THE POWER OF WONDER
The Art of Varujan Boghosian
There are three primary stages of engagement with the art of Varujan Boghosian. It starts with delight. We are immediately drawn into the visual impact of the colors and shapes, the subjects, and the overall strength of his compositions. This soon gives way to marvel as we begin to think through the potential relationships of his selected images and objects. We find connections, historical and literary, sometimes with the aid of his titles. As the whole coalesces, that is, as the forms and content merge, the universe of the work expands. The magic of Boghosian’s gift takes hold. We’re launched—set off into the realm of wonder. And this is the truly amazing part. By spending time with his work, we get to a place where we increasingly discover his spark and mystery in our own surroundings. His work leads us to a place of enthusiasm and awe for the world. From the mundane to the magnificent, we see it anew. That is the power of wonder.
Boghosian has been doing this for a long time. After his stint in WWII (in the navy) he attended college on the GI Bill (someday we’ll have to research how many artists owe their start to this generous post-war program); graduate school at Yale with Josef Albers soon followed. As he established himself as a full-time artist, he largely abandoned painting. He has said it was not his strength. Instead, he migrated toward the Duchampian end of Surrealist practice. By the 1960s, his work was shown with such artists as Joseph Cornel, Marisol Escobar, Robert Rauschenberg, and Larry Rivers—individuals often associated with the term Neo-Dada. Like his post-painterly comrades, Boghosian turned his back on careful rendering in favor of provocative assemblage.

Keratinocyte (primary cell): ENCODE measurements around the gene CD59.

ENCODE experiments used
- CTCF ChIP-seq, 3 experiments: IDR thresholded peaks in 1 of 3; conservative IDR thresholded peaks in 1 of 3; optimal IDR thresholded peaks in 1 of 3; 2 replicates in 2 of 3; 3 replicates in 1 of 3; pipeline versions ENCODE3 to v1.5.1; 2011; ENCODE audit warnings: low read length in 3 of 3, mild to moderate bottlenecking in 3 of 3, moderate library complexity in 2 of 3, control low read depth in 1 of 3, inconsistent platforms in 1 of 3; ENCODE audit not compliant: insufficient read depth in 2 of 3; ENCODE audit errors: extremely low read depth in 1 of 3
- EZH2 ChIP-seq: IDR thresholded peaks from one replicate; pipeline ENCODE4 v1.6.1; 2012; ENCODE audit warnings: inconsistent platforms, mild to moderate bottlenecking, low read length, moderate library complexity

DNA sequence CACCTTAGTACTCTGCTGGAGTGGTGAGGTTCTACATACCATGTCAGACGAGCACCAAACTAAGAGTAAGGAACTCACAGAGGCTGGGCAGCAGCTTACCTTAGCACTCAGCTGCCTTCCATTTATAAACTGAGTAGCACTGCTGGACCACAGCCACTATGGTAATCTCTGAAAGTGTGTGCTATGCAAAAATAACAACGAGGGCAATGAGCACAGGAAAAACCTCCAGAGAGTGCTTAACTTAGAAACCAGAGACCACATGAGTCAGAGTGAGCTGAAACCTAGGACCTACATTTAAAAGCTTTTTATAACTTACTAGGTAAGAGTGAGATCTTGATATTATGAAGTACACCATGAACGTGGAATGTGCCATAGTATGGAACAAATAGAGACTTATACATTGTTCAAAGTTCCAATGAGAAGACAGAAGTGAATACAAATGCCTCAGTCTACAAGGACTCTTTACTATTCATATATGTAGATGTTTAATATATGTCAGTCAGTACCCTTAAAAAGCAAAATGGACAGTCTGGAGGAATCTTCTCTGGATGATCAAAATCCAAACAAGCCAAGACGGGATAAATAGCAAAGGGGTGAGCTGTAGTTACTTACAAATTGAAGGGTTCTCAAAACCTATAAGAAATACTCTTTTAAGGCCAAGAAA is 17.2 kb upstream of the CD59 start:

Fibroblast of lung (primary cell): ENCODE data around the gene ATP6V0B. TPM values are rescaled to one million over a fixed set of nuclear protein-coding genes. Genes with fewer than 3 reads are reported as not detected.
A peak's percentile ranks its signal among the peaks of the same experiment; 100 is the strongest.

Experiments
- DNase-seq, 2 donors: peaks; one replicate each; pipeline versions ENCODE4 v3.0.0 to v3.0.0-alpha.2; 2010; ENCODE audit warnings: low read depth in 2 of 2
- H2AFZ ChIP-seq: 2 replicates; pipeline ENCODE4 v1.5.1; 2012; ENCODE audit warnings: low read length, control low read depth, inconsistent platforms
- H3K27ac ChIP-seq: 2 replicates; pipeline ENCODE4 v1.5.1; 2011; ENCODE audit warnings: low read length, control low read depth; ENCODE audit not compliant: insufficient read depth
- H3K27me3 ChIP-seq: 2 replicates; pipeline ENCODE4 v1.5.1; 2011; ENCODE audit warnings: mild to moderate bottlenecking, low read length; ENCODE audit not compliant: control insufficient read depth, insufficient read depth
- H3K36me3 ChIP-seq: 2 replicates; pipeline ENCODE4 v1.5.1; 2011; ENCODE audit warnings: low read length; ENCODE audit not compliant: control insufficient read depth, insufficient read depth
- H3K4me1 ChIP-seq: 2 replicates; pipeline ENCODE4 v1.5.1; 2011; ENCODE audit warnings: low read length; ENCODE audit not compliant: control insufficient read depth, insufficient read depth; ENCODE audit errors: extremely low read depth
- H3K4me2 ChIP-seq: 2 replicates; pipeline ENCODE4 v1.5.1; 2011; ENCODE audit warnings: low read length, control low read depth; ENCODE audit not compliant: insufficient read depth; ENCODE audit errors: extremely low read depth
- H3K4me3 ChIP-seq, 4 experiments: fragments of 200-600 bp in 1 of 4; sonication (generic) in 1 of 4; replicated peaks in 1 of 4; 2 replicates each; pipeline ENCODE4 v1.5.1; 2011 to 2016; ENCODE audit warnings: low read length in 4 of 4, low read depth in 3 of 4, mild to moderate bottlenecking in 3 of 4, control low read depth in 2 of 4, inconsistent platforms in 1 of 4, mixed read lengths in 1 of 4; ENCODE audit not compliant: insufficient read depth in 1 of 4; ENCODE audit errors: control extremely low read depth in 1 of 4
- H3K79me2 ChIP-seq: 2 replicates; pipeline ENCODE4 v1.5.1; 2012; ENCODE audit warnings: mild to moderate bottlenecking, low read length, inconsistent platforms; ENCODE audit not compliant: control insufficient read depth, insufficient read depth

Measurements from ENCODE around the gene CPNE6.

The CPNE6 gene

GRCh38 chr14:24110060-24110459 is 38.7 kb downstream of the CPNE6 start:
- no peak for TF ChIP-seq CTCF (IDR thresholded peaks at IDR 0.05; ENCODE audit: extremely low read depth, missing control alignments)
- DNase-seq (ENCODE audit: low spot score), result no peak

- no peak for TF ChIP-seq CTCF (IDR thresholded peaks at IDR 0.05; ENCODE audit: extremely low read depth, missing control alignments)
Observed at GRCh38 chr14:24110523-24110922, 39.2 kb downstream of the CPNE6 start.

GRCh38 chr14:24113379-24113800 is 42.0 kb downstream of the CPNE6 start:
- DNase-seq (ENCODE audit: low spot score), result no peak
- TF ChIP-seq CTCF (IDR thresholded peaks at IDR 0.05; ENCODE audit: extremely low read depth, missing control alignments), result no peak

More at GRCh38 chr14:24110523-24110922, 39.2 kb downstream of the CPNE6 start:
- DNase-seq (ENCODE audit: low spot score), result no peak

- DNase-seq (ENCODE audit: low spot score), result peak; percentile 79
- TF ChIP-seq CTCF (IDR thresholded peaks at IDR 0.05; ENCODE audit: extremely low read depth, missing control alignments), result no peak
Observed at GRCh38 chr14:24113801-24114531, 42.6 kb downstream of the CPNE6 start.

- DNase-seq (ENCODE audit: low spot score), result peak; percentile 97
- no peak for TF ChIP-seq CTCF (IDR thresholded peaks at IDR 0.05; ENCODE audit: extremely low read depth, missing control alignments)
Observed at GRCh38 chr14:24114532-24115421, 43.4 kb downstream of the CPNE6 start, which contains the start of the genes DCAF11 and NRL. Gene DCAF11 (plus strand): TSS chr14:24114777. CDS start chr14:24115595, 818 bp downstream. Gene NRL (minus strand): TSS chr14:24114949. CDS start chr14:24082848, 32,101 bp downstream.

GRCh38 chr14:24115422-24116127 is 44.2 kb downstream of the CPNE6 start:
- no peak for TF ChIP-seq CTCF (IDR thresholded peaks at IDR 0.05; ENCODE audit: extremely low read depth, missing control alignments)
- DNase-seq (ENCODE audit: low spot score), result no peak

Now over 90 years old, Boghosian continues to create works uncanny in their beauty and textual intricacy. He relies both on his viewers’ ability to react to the constituent parts of his work and on their willingness to explore the wide range of suggestive possibilities he generates. While knowing how unpredictable our responses may be, the artist nevertheless suggests points of entry through references to mythology, poetry, and modern fiction. Where exactly we go on our interpretive journey, he leaves entirely up to us. In fact, he delights in the knowledge that his work ignites thought in surprising ways.
Those close to the artist know of the twinkle in his eye. Perhaps there is a biological explanation for this—a teary squint or some such thing. I like to believe that it’s the outward “tell” of the magician he is—a physical manifestation revealing that he does indeed have something up his sleeve. With his collages and assemblages, we can bet that our investment of time and energy, our looking and thinking, will be rewarded. Our eyes will take in visual data; the synapses in our brain will fire in unpredictable combinations; and, comfortable with the ultimately indeterminable nature of his work, we will wonder.
John R. Stomberg